I must write that I have heard about homosexual people who have managed to remain celibate all their lives and still love God and have a religious life and I have to say that I am in awe of those people. It is superhuman what they are doing.
COMMENT:Morty Kwestel said. . . I'm a little confused how a girl who wants to come off frummer than thou can be talking about her sexual fantasies to men.
ANSWER: If I am coming off as you say “frummer than thou” I am sorry. A point of my blog is that no matter how frum someone seems (and indeed according to my actions vis-a-vis sex indeed I am very very frum) you never know what is happening in a person’s mind. It says in Pirkei Avot that a strong person is “he who controls his evil inclinations.” In my actions I am very very frum (most of the time) but that does not mean that my inclinations are always pure. Even the most innocent girl has hormones. That is why I do this blog anonymously, I want to be able to write about how I really feel without my “real life” self being not-tznius.
COMMENT: Can I ask you a question? In your form of Judaism, do women marry out of love (movie type love)or do they marry b/c they think the guy would be an okay math ...a good provider, religious etc.? I assume both but just wondering your thoughts on that. –Bklyn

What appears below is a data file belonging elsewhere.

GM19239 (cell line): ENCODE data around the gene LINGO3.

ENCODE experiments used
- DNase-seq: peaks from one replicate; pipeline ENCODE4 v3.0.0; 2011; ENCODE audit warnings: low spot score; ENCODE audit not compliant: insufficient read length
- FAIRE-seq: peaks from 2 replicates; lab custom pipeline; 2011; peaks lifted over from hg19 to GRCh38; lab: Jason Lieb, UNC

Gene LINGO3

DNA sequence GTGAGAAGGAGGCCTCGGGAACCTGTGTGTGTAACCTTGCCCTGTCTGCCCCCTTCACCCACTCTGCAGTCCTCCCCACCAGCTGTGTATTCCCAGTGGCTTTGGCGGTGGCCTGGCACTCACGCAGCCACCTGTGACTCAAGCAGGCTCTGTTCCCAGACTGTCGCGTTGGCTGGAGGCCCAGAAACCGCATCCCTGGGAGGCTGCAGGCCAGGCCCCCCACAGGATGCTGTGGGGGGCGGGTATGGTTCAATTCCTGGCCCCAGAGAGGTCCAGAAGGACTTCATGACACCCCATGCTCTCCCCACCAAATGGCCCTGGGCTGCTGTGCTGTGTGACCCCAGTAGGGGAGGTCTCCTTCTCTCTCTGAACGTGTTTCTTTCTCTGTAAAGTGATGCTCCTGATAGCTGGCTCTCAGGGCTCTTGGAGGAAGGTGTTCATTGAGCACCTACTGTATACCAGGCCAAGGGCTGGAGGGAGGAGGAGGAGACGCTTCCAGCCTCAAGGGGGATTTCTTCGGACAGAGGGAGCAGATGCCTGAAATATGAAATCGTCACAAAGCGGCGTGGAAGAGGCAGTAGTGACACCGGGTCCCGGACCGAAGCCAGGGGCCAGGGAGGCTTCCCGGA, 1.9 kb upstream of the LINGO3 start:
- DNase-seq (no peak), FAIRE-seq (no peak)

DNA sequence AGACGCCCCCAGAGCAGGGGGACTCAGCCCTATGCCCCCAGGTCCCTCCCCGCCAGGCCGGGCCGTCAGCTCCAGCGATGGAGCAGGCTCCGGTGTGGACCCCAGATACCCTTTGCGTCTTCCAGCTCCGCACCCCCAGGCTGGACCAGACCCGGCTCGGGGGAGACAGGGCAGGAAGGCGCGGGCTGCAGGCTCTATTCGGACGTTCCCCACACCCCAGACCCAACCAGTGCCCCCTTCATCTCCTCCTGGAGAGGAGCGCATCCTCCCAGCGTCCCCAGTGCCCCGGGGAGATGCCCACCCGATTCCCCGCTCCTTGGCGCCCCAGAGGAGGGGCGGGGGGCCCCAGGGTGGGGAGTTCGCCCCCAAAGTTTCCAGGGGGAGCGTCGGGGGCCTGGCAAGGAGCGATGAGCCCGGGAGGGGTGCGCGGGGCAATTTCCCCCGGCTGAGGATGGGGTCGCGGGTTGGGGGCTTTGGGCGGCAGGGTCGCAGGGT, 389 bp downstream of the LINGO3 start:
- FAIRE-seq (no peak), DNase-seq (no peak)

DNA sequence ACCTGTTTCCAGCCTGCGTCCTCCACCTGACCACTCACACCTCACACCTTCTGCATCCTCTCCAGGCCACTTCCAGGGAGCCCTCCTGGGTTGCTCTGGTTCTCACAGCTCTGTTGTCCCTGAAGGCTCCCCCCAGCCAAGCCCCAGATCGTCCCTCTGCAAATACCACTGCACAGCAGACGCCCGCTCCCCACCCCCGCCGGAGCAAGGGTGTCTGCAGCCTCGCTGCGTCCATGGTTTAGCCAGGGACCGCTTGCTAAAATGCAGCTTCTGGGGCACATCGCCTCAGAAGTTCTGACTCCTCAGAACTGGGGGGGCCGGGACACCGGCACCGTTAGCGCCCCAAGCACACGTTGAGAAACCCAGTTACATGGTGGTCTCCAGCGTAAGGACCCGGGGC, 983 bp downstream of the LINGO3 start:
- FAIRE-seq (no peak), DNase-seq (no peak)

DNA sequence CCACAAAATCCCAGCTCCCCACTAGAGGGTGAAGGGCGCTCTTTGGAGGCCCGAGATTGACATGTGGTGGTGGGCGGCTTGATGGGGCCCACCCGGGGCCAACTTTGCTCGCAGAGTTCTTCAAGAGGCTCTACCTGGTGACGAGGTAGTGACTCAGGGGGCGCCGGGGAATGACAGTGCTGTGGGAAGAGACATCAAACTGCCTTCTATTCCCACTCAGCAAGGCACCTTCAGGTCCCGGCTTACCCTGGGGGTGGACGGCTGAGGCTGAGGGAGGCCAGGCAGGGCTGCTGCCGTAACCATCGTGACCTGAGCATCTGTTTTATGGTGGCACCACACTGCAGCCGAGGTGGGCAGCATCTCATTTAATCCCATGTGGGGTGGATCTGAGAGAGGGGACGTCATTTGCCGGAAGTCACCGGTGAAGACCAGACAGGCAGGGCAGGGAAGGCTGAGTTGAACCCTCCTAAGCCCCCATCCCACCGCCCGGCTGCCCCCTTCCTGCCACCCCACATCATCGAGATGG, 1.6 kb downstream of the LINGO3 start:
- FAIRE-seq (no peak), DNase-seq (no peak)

ANSWER: Of course I can only speak for my form of Judaism, that is the way I personally see things and I cannot speak for others, even people who are in my own synagogue. I cannot say what other women marry for only what I want to marry for. I want to marry someone that I love. I want to feel really happy about being with that person and feel lucky and excited that the person is in my life. But also I know that love does not conquer all. If I marry someone who does not share my basic religious beliefs and religious lifestyle then we will constantly have conflicts about how to live and how to raise our children. I suppose the answer to your question is that I plan to marry someday for love but I do not fall in love with men who are not “an okay math” for me as you said. If he is “an okay math” then I am willing to date him and see what happens but I would not marry him only because of the math I would need to love him also.